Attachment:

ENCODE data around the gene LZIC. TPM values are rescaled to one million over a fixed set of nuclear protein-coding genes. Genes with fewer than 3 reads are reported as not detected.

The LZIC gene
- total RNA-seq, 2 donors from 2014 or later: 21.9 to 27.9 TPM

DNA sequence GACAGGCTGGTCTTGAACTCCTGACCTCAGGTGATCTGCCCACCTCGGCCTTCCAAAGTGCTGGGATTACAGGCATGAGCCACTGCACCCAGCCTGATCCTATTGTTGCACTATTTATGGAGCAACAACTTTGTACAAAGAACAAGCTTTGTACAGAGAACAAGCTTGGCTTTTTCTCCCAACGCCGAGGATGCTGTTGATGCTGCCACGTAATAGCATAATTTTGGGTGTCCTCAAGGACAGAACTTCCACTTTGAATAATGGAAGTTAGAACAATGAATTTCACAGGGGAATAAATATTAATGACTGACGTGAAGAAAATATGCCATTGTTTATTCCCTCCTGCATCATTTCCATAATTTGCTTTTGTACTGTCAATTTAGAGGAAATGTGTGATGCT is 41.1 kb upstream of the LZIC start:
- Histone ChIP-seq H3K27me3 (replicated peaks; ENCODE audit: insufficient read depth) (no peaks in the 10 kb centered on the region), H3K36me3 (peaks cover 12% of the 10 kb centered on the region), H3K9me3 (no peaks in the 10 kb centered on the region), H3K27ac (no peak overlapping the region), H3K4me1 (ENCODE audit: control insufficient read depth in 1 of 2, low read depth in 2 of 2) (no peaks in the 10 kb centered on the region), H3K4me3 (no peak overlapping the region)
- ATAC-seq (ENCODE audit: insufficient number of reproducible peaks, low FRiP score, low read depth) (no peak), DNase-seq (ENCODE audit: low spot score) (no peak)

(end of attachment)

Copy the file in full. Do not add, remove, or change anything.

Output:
ENCODE data around the gene LZIC. TPM values are rescaled to one million over a fixed set of nuclear protein-coding genes. Genes with fewer than 3 reads are reported as not detected.

The LZIC gene
- total RNA-seq, 2 donors from 2014 or later: 21.9 to 27.9 TPM

DNA sequence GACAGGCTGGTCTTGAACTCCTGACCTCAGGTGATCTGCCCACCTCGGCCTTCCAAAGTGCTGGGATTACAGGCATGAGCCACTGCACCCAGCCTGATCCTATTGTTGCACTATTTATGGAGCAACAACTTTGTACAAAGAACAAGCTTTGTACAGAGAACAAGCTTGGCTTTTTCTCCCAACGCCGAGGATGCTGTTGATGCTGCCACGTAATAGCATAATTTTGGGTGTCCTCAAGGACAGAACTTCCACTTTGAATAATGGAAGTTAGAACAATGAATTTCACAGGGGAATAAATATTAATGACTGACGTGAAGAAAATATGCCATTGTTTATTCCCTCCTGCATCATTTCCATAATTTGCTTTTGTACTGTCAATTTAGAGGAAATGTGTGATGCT is 41.1 kb upstream of the LZIC start:
- Histone ChIP-seq H3K27me3 (replicated peaks; ENCODE audit: insufficient read depth) (no peaks in the 10 kb centered on the region), H3K36me3 (peaks cover 12% of the 10 kb centered on the region), H3K9me3 (no peaks in the 10 kb centered on the region), H3K27ac (no peak overlapping the region), H3K4me1 (ENCODE audit: control insufficient read depth in 1 of 2, low read depth in 2 of 2) (no peaks in the 10 kb centered on the region), H3K4me3 (no peak overlapping the region)
- ATAC-seq (ENCODE audit: insufficient number of reproducible peaks, low FRiP score, low read depth) (no peak), DNase-seq (ENCODE audit: low spot score) (no peak)